- jjoonathan March 26, 2021 at 12:56 pm
I am trying to obtain a stable trigger in zero span mode on a signal that involves a frequency sweep. This is the same underlying task as seen in the sister post “SM200B Video Trigger.” The kludgy external trigger workaround I mentioned in that post satisfies my immediate needs, but the most natural fit for the task would be some kind of “Frequency Trigger” — a bandpass filter of some frequency and width followed by a detector and thresholding/hysteresis stage. Maybe a pair of such filters to separate upwards sweeps and downwards sweeps.
At first blush, I thought I might be able to replicate this to some degree using the Frequency Mask Trigger (which is a brilliant feature, btw). What is a Frequency Trigger but a simple special case of a Frequency Mask Trigger? Unfortunately, I had forgotten one key difference: time resolution.
According to the manual, FMT is calculated with 50% overlap FFTs, which appear to be fixed length as a function of sample rate. For example, at 250MS/s, the length is fixed at 65536, which means that the time resolution of the frequency mask trigger is 32768 samples, or 131μs. In practice, this seems to correspond to jitter of about 30μs, which was too much for my purposes.
The ability to change the FMT FFT length would let one trade off FMT frequency resolution (65535 points is excessive for picking up a sweep) for time resolution (one trigger sample every 32768 samples is anemic for picking up a sweep). Alternatively, the architecture in the first paragraph would provide single sample time resolution by simply swapping the coefficients on a filter bank rather than re-configuring a FFT.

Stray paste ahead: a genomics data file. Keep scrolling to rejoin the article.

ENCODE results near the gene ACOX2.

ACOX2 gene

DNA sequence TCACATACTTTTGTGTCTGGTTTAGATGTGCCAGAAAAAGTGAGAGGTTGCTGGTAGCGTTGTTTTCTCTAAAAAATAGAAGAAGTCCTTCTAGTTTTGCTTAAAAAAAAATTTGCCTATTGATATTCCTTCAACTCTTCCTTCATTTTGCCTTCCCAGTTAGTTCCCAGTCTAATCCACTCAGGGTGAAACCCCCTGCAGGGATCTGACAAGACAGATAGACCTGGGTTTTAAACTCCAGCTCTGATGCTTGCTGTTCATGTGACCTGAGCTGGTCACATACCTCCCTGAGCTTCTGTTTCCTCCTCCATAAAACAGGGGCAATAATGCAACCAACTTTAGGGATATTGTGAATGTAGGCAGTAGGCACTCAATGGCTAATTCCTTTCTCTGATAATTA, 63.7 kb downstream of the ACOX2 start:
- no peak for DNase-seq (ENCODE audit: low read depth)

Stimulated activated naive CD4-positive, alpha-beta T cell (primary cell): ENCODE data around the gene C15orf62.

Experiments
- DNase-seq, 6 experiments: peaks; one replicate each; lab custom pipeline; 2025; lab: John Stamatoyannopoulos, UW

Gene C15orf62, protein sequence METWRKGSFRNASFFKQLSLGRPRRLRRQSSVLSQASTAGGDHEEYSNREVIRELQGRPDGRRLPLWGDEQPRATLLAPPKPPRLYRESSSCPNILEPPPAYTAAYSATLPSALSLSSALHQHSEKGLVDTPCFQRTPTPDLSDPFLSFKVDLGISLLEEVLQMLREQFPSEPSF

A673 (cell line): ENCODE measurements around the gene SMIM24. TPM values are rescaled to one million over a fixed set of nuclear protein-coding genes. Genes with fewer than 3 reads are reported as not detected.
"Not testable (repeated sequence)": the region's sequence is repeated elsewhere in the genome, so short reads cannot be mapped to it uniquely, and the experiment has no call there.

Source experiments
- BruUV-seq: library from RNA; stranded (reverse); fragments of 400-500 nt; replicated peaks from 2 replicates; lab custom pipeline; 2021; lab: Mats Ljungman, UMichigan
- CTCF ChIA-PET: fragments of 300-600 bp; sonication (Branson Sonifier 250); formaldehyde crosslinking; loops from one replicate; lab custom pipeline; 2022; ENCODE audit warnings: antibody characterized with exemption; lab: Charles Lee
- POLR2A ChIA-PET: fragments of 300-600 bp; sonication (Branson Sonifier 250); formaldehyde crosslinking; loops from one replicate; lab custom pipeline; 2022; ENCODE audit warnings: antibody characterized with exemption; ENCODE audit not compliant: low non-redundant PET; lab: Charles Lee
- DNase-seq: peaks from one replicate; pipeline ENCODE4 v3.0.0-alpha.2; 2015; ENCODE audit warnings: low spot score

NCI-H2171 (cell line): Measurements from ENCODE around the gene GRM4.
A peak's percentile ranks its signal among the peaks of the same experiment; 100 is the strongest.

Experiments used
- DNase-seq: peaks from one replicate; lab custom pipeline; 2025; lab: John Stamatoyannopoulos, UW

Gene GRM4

I suspect these abilities are already on the roadmap (Shahriar mentioned frequency and phase triggers in his review) but I’d like to add my vote 🙂
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AndrewModeratorAndrew March 26, 2021 at 1:18 pm
You can change the FFT size used with FMT triggering by adjusting the RBW. If you change the RBW to 1MHz for example, a 1024pt FFT will be used (round up to the next power of 2).
You might need to adjust your FMT after you increase the RBW since the noise floor will increase.
The min/max FFT sizes that are actually used on the hardware are [512/16384]. Anything below or above those values will be clamped.
Hopefully this help improve the jitter enough to be usable.
You might already be aware, the API is available, and the 250MS/s I/Q captures are can be programmatically controlled through the “Segmented I/Q captures” API. We have several examples of this in the SDK. For your chirped signal, you could setup the video trigger level as you are in Spike, collect the data, and realign the trigger post acquisition. (basically run another video trigger in software). Justin mentions the video trigger limitations in your other thread.
We appreciate your feedback and detailed posts. It’s great to see the wideband captures being pushed to their limits!jjoonathan March 26, 2021 at 2:02 pm
Thanks for the detailed answer! 512/2 sample trigger resolution is definitely better for this application than 1638/2 sample trigger resolution. I still want to toss in a vote for additional trigger capabilities that might drive that down towards 1 sample 🙂
You’re right that I’m inevitably going to need the API, but for one-off debugging and quick checks it’s nice to stay in the GUI.
Is there a way to control the FMT resolution independently of the spectrogram in Spike since it also uses Zero-Span>FFT Settings>RBW?